Letting go.

I have had several wonderful moments over the last 3 years since being released from my last prison sentence. Several incredible personal achievements have also taken place. However, over the last few days so much has gone on that it is difficult to know where to start. A bit of background would more than likely be a good place to begin.

On the 5th of October 1990, my mum sadly passed away. You would think losing your mum couldn’t be any worse, nor is there a good time to lose a parent. My mum would have turned 60 2 days later, 30 years ago today. Two sleeps, though not much of that happened, and hit with an instant reminder of my family’s heart-breaking loss. Some three weeks after I had celebrated my birthday on the 22nd September. My 21st. This time of year has always been an emotional time for me. Another reason that sat equally with the fact I had lost my mum was that she had died at a young age and in my eyes, in my thoughts, in my belief I felt to blame due to my delinquent behaviour as a child then as a teenager. I’ve discussed it in therapy, in sessions, sitting in armchairs and laying on couches. I wasn’t aware of why, but I didn’t want to let go of the guilt no matter what anyone said. So I didn’t. Until now. It was on the 5th of October, 2 days ago, that I finally let go. No! It was anything but easy. I shed a lot of tears. My heart physically hurt. However, I knew the feeling of guilt wasn’t healthy.

I had decided to let go a few months ago after I had received an email inviting me to be a guest speaker at an online conference. Rather than explain the conference, the image below is hopefully a good visual clue to what I saw as a pinnacle in my campaigning for reform (not the pinnacle, as there’s still plenty of work to be done and achieved regarding education, mainstream and prison education).

I knew at the time of the invite that the date was to be on the 6th of October. Slap bang in the middle of what is possibly with no exception the worse part of each year and has been for 29 years previously. I immediately turned to Keef and said, “darling, this is it, time to let go”. Thirty years is long enough self-punishment, time for the feeling of guilt, the feeling not the memory, to be replaced with something where I can look back in future years with more of a smile on my face rather than a tear in my heart. It makes the memory of my mum even more special. I mentioned earlier that it wasn’t easy to let go.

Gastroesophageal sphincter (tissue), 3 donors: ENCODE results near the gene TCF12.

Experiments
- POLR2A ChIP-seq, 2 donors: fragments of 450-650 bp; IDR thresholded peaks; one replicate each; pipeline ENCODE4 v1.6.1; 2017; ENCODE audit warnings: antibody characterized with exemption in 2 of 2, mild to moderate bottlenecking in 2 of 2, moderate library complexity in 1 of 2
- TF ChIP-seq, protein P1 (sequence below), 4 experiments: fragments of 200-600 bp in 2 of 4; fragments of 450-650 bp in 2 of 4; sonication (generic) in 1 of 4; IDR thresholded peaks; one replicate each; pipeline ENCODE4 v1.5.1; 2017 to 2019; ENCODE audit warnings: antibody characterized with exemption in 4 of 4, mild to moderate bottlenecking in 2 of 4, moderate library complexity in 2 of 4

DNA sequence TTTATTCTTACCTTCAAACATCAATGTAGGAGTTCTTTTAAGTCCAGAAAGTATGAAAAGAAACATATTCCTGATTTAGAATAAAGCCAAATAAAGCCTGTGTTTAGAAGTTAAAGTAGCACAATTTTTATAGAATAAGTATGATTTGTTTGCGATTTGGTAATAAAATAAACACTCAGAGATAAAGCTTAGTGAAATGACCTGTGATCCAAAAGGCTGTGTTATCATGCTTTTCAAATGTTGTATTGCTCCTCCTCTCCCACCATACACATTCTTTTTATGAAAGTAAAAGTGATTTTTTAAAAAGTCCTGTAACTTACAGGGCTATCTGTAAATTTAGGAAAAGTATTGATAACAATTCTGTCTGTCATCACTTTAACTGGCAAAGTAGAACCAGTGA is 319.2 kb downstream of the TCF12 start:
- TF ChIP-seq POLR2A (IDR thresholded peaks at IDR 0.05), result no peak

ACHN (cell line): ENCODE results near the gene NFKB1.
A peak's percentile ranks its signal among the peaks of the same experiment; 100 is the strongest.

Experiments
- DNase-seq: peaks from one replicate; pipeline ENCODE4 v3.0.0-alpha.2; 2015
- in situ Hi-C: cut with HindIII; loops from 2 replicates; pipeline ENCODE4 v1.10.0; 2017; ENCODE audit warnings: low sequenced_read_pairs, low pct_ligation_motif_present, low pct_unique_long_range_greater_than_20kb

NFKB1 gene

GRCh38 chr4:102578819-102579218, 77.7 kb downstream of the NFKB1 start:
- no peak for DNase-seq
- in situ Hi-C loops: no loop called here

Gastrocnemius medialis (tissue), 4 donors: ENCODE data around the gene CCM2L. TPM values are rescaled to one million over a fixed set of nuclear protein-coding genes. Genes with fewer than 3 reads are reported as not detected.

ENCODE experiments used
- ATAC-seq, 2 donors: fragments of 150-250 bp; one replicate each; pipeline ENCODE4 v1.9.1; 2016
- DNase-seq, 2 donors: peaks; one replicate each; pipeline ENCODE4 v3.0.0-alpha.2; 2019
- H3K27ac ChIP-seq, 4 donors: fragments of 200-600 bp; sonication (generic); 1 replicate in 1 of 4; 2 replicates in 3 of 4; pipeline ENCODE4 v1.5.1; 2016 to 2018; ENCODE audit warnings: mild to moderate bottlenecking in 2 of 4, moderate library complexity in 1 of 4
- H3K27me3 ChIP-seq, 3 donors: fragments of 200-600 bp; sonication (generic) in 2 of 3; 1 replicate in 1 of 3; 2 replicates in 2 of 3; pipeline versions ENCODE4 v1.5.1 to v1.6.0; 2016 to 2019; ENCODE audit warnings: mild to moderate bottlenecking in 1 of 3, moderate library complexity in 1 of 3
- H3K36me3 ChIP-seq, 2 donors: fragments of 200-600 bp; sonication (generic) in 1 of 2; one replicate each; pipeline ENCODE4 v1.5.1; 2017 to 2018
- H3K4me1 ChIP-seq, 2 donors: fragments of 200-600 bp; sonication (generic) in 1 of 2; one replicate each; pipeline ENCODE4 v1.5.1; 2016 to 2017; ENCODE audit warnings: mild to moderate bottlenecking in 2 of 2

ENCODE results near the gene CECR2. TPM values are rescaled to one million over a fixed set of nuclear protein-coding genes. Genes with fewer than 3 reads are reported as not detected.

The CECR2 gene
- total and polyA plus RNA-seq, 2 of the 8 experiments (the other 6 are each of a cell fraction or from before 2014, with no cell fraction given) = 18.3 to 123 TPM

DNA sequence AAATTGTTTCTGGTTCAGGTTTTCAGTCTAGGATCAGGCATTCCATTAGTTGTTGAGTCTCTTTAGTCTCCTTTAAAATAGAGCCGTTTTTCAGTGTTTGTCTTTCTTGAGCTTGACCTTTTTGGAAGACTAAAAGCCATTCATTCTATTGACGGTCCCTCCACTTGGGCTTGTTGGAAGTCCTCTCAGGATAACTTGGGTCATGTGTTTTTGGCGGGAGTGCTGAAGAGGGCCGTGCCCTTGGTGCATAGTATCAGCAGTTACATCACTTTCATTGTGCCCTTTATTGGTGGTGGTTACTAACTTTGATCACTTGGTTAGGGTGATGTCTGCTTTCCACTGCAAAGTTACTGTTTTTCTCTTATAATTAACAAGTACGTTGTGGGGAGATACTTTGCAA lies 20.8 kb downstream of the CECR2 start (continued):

However, I was presented with a new opportunity through another invitation to replace the feeling of guilt with a feeling of doing my mum proud. This time the invitation was for the 5th of October. It was an invitation to appear on MarlowFM’s Power Hour show presented by Emma-Jane Taylor. You can find out more about Emma-Jane’s on her personal website at https://emmajanetaylor.life/. I was a guest on Emma-Jane’s power hour show talking about our criminal justice system and prison. Two other guests also appeared on the show. They were Jim Nixon and D.J. Vodicka. An ex-copper and an ex-screw. Although D.J. was a corrections officer and is from the USA, it was 3.30am for him when we recorded. The show is due out soon, so I don’t want to give too much away, other than to say it was an incredible experience and one I can also look back at with a huge smile.

The morning of the 5th was very emotional. It felt by letting go I also had to grieve again, or was it my first time I grieved properly? Then things seem to immediately progress. I was due to be recorded with Emma-Jane and the lads at mid-day that day. Fortunately, I wake up early so had a few hours to fall apart and put myself together before going on air. Once I had said goodbye to my mum for the last time and dried my eyes. I received a message from a good friend, although my editor seems to be a regular thing these days. Coincidentally, a book review that I had written about D.J. Vodicka’s book The Green Wall (there’s a link below to D.J.s book) had been published by Mark Leech in his monthly circulated prison newspaper Converse and available a week early for members of Mark’s https://prisons.org.uk/ The Definitive UK Prisons Website.

However, as much as that was a positive and another boost, it was something else in Converse that really had me jumping up and down in excitement and that is the announcement of the next ‘The Prisons Handbook’. Over the years during my times in prison, ‘The Prisons Handbook’ became my personal bible. (here’s the link to purchase a copy before Christmas and with a slight discount for early birds https://prisons.org.uk/the-prisons-handbook-2021-contents/) Mark Leech for several years was my mentor, and he didn’t even know it. He didn’t even know me. If you look at the top right hand of the following image you’ll see that I have an article appearing in the 2021 edition. I hope I need not explain how that has made me feel because I can’t.

And those with eagle eyes will also notice that my partner Kelly aka Keef has an article published alongside mine. So it means even more.

Happy heavenly birthday mum. Your baby boy is doing good. ❤

One thought on “Letting go.

  1. Brilliant and very personal piece David. Very moving. And as for the Prisons Handbook, congratulations to you and of course to Keef! Fantastic.

    Liked by 2 people

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